Musings from the Moonroom

Thoughts on Art, Inspiration, Creativity and Spirit

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Simply Brilliant

You may be aware that President Obama is scheduled to give the commencement speech this year at Notre Dame.  He will also receive an honorary degree.  Because President Obama supports a woman’s right to choose and because of his stance on stem cell research, the university has received numerous complaints regarding his appearance.

A Harvard Law professor was also extended an invitation to attend Notre Dame to receive the prestigious Laetre Medal which honors a Catholic layperson who exemplifies the ideas of the church. The professor has declined the award and the offer to attend the university because President Obama will be in attendance and she disagrees with his opinion on a woman’s right to choose, stem cell research, and the fact that Notre Dame invited him to be the commencement speaker and that they will give him an honorary degree.

Regardless of your personal beliefs, I’ve always felt that we, as a country, must learn to respect each other’s opinions whether or not we agree on a particular topic.

This situation was summed up brilliantly by Rev. Kenneth Himes, chairman of the theology department at Boston College:

“There are some well-meaning people who think Notre Dame has given away its Catholic identity, because they have been caught up in the gamesmanship of American higher education, bringing in a star commencement speaker even if that means sacrificing their values, and that accounts for some of this.  But one also has to say that there is a political game going on here, and part of that is that you demonize the people who disagree with you, you question their integrity, you challenge their character, and you brand these people as moral poison.  Some people have simply reduced Catholicism to the abortion issue, and, consequently, they have simply launched a crusade to bar anything from Catholic institutions that smacks of any sort of open conversation.”

While Rev. Himes speaks specifically to the situation at Notre Dame, I feel it applies to just about any situation we find ourselves in today. Remove a few words and insert the topic of your choice.  Remember how divisive the Presidential election process was last year?  Think about how you react when someone states an opinion that you disagree with.  Do you demonize the person or group you disagree with, question their integrity, or challenge their character?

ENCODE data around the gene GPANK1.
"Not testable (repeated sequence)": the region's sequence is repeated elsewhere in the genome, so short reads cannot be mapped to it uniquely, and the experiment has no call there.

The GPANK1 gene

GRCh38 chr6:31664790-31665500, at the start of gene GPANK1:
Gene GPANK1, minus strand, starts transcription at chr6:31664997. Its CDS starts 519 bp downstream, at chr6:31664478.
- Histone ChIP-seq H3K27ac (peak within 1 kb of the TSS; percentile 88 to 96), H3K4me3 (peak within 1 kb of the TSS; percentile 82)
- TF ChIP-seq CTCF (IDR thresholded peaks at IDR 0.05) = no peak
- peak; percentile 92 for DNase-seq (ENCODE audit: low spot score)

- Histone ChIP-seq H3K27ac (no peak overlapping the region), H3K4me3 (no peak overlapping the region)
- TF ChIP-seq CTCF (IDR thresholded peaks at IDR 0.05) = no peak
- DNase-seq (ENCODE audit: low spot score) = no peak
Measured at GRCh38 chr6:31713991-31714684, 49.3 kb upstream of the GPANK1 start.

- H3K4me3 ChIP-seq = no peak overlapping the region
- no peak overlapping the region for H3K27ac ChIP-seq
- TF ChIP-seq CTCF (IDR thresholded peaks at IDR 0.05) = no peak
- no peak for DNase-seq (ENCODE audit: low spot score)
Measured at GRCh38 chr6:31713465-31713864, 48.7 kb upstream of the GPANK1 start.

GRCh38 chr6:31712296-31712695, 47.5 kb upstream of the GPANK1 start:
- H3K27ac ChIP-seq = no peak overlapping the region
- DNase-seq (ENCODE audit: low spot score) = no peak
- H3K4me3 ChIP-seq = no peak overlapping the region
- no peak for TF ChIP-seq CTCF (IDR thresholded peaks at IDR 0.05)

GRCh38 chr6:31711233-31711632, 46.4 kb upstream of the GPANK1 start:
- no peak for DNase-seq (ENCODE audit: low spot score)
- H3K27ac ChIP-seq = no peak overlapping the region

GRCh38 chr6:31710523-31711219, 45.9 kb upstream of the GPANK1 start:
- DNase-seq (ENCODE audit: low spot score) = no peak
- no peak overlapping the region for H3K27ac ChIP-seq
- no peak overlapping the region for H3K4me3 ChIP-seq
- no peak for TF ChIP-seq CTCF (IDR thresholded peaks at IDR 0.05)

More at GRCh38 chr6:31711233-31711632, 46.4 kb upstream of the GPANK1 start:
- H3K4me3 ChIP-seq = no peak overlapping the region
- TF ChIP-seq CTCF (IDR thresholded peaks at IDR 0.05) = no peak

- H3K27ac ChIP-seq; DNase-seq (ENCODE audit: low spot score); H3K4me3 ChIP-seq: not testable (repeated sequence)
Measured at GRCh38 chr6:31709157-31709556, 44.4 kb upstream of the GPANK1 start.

I’m not taking the high road here as I’m just as guilty as the next person for doing what Rev. Himes describes. It is through his words, however, that I hope to recognize when I start to react that way.

And kudos to Rev. Himes for presenting a logical and rationale synopsis on this form of gamesmanship.

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Day 27


Today marks Day 27 of my 37 Day Challenge. I can’t believe there are only 10 more days left. They say it takes about 21 days for a new routine or task to become habit. While I’m not sure if my decreased intake of sugar, especially chocolate, can be called a habit yet, I do find myself making better choices and not denying myself something sweet if I want it.

The big difference is I’m not going for the cookies immediately after lunch. If I feel full after my meal, I stop there and may grab a small snack later in the afternoon. We still have cookies in the house. I don’t believe in a complete ban on them. I just bought two varieties: ginger snaps and chocolate striped. I loved those chocolate striped cookies as a kid.  They’re especially tasty if you keep them in the refrigerator.

I did have a piece of Dove dark chocolate the other day after lunch. It was the first piece of dark chocolate candy I’ve had since starting this challenge. The little voice in my head said, “oh go ahead, one piece will be okay; just make sure it is only one piece.” And it was okay. I didn’t turn into a pillar of sugar and fall apart. Probably the strongest craving I’ve in recent days was for a Dairy Queen ice cream cone. It was chilly and rainy the day this craving hit and certainly not conducive to eating ice cream.  Mother Nature was on my side that day!